I'm not suggesting that country living offered no choices. Old country stores had quite a lot to offer. You were likely to find None Such Mince Meat, I. D. Gilmor & Company Celebrated Biscuits, Fine Quality Pressed Hops, Slade's Assorted Marjoram, and Bird's Eye Diamond Matches. A good store also carried large displays of colored threads, penny candies, poultry remedies, a dozen brands of tobacco, tea, coffee, fabric, and almost anything you might want in the way of dry goods. And, if old-fashioned country stores were anything like ours is today, you could find just about any type of gossip you might want, from who is jacking deer out of season to the darkest speculation about marital infidelities.

    But, on the whole, there was plenty of work to do, not much cash money, and little time to spend it. In fact, when I was a kid on the farm, money didn't seem to have much currency. The things that were prayed for included good weather, deliverance from sickness, and a bit of luck in love. When a new pickup was purchased, it looked just like the old one--the same model and color--so it was no cause for celebration. In fact, life didn't offer many choices: One simply got out of bed and went to work.

    Today, in our mountain town, things haven't changed much. If we want to see a movie, we head down to Hathaway's Drive-In. Unlike a multiplex, there is no choice--it's two movies for six bucks, and they don't start until twilight. Last July I took the kids down to see a double feature. We got there a few minutes early. Two young boys were throwing a football, a 5-year-old started playing on the metal supports for the screen as if they constituted a jungle gym, there were plenty of army and air force T-shirts, a young couple sat close together in a green Mustang, and the station wagons were parked backward so the families inside could sit and look out through their open hatchbacks.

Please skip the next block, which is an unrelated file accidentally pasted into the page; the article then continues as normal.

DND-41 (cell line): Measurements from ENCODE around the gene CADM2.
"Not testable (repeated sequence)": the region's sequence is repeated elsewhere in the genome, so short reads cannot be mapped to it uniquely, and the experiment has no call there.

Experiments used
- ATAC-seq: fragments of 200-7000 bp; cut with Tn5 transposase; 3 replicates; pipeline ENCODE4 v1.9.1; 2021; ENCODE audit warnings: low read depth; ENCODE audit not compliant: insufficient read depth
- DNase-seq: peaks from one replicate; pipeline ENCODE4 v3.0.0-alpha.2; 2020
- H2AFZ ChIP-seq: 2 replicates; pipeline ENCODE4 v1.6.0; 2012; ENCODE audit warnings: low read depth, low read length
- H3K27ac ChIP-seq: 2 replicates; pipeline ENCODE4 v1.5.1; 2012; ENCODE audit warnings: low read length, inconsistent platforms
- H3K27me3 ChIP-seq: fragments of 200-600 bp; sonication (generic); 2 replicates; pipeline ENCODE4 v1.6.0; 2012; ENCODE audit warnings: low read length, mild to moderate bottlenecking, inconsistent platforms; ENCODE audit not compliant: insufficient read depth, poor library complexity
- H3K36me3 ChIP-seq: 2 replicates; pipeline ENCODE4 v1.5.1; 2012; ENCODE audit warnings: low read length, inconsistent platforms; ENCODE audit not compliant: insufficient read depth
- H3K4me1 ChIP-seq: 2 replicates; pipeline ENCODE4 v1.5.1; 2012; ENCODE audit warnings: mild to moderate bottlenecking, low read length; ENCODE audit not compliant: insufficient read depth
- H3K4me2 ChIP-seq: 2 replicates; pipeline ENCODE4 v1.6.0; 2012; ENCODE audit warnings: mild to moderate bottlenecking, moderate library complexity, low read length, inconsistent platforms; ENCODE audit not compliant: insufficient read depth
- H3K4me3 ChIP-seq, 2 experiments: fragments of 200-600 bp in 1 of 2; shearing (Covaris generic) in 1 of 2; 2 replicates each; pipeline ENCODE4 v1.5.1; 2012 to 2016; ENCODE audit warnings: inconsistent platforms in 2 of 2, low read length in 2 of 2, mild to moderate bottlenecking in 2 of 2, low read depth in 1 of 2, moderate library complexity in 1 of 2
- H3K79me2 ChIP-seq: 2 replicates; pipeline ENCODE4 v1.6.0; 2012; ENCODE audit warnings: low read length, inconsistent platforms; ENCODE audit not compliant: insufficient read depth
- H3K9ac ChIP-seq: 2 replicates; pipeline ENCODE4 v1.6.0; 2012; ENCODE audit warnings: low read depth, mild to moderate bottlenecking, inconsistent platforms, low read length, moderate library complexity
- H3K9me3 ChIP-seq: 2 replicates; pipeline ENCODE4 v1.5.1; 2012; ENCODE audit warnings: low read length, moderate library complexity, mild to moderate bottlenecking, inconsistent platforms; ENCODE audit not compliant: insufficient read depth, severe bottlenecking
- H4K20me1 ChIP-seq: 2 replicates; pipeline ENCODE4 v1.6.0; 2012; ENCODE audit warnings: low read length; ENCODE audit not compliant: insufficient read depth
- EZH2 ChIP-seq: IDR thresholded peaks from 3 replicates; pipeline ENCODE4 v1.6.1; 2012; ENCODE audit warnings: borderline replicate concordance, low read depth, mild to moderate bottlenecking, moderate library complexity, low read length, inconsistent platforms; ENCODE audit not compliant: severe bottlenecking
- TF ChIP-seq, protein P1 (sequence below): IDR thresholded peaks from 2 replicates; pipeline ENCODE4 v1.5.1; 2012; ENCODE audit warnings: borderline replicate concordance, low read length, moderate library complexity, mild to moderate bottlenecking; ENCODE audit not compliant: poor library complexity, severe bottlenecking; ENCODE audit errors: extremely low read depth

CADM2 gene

The movie started, and my kids had moved out onto blankets, eating Milk Duds, fries, and popcorn. I was alone in the pickup, sitting in the same spot I had with my parents 40 years ago. Since that time, I have made a lot of choices, not all of them good ones, but I have had enough sense to know where home is. Pickup trucks, candy wrappers, the enormous night sky, french fries, ice cream cones, a bottle rocket hissing upward, and Hollywood two stories high--that's home to me. It's easy to fall for the promise of the big screen; maybe there is something better in the next town. But there is something to be said for knowing every inch of a place where the rain falls on farmhouses that hold no secrets and where there is nothing old-fashioned about hot fries and a $6 drive-in.

    After a bit, mosquitoes drove the kids back into the pickup, I wondered if, in another generation, some of my kids would return to Hathaway's with their children. My season would have ended by then and it would be their turn. Or maybe they would make other choices and end up on the far side of the world. But perhaps Calvin Coolidge was right. If we are confused by a sea of choices, we ought simply to do the work in front of us. Then we just follow the path ahead, one step at a time, the path that leads to a summer night, the hopeful flicker of the big screen, and then the drive home to a high mountain valley and a farmhouse at the end of the road.